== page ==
For Some Teens, a Checkup Just Isn't Macho
Tuesday, April 17, 2007
As boys grow up and become sexually active, they cut back on regular visits to the doctor, sometimes for reasons of cost and lack of health insurance, according to health-care professionals.
A new study cites another factor: boys' beliefs about what it means to be a man.
The study of 15- to 19-year-olds, led by researchers at Johns Hopkins Children's Center, suggests that young men view visits to a health-care provider as a sign of weakness. In addition, young men frequently don't talk openly about health issues such as birth control and sexually transmitted disease to their parents, who, the study's authors report, may not be encouraging annual exams.
The investigation, reported in this month's Pediatrics, analyzed data on almost 1,700 young men. More than half of the subjects said they had had sex, and they were no more likely to see a physician than those who abstained. One out of five had taken part in two or more risky behaviors such as drinking, smoking, cocaine use and forcing someone to have sex. One hundred four young men reported having had a sexually transmitted infection.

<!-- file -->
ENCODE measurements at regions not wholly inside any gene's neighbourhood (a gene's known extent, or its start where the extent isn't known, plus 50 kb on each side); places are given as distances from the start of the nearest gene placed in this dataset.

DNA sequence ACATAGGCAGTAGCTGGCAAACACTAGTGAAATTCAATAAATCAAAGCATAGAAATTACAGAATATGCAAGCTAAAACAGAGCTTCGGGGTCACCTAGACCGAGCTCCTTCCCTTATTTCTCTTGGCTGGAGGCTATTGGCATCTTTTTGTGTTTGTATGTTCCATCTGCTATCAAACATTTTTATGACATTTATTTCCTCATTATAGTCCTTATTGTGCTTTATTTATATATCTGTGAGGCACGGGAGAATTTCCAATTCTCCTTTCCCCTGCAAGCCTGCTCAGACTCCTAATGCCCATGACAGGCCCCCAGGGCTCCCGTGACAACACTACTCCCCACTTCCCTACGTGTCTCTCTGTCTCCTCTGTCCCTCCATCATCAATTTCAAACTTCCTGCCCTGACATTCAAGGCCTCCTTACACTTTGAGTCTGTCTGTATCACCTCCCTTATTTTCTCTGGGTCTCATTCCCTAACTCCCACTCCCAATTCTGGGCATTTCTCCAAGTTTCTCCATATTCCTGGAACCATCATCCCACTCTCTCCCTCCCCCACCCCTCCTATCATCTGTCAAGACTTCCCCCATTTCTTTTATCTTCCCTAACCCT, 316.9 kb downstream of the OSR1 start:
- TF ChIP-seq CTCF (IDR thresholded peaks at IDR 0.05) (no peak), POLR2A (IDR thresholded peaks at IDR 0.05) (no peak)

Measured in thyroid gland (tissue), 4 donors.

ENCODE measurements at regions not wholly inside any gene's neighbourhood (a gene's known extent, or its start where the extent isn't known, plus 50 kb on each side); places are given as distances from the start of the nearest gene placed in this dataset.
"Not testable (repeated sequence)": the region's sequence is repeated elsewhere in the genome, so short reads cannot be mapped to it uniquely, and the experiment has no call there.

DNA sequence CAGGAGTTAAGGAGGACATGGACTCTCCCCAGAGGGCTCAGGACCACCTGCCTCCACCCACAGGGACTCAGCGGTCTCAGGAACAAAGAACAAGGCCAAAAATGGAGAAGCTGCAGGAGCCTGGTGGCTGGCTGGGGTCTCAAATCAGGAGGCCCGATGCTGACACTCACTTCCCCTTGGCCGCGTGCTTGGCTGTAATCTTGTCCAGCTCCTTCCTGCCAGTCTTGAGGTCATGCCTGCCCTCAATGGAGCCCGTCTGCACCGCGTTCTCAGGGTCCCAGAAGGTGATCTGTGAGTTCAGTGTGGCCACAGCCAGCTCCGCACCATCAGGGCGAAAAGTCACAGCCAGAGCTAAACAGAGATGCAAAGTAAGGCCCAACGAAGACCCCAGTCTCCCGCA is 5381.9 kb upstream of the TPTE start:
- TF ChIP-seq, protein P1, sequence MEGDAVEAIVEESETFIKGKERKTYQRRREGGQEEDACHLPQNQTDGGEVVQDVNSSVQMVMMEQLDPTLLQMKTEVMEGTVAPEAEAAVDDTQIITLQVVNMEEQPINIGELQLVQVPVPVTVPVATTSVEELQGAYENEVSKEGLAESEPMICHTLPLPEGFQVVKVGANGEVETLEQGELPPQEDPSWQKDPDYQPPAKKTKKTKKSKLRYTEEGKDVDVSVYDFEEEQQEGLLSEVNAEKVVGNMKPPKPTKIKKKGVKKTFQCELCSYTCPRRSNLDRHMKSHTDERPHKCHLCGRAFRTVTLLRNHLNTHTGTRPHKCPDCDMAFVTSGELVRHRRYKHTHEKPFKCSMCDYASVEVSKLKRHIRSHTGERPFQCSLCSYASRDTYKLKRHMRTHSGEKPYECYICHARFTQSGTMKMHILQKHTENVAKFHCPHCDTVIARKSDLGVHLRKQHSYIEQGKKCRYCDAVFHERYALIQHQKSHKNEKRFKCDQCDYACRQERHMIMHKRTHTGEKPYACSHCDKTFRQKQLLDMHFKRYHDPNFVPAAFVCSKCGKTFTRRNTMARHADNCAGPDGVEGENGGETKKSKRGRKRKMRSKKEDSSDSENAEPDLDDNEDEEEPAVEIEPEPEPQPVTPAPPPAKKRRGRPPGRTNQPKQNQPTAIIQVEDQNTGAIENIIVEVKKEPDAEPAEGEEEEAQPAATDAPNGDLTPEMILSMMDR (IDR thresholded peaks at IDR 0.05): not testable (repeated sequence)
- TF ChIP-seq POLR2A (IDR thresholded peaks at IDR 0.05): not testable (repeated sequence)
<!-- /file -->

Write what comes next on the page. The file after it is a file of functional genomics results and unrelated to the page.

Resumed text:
About half of the study group held what the researchers called "traditional beliefs" about manhood, responding positively to such statements as "Men are always ready for sex" and "It is essential for a guy to get respect from others." Those were the boys who were less likely to report regular exams, according to lead author Arik Marcell, a pediatrician and adolescent health specialist at the Children's Center.
"The underlying issue is how to do a better job socializing boys into health," Marcell said in an interview. Mothers encourage their daughters to see physicians regularly once they get their menstrual period, he said. Boys are not similarly instructed once they start having wet dreams, which is their introduction to sexuality.
Marcell's study found that boys who talked to Mom and Dad about sexual issues were more likely to see a physician. For the most macho boys, talking to a father was particularly helpful. But what a boy learns -- or doesn't learn -- at the doctor's office can be a problem, says Bill Albert, deputy director of the National Campaign to Prevent Teen Pregnancy.
"In the unlikely event that you get a young man to a doctor, what is the doctor going to say?" asks Albert, whose organization has reported on relationships among kids, parents and health-care providers. "Doctors are not talking to boys about birth control, at least as much as they talk to girls, or about STDs." Federal statistics underscore his point: In 2002, among males 15-19 who had visited a medical-care provider within the previous year, fewer than one in five said they received counseling on birth control, STDs or HIV.
The takeaway message for parents? Once again, they've got to talk about the consequences of sex. Even sex education in school doesn't cut it.
"Parents say, 'Between the doctor and the school, I've got this one covered,' " Albert says. "That is not true."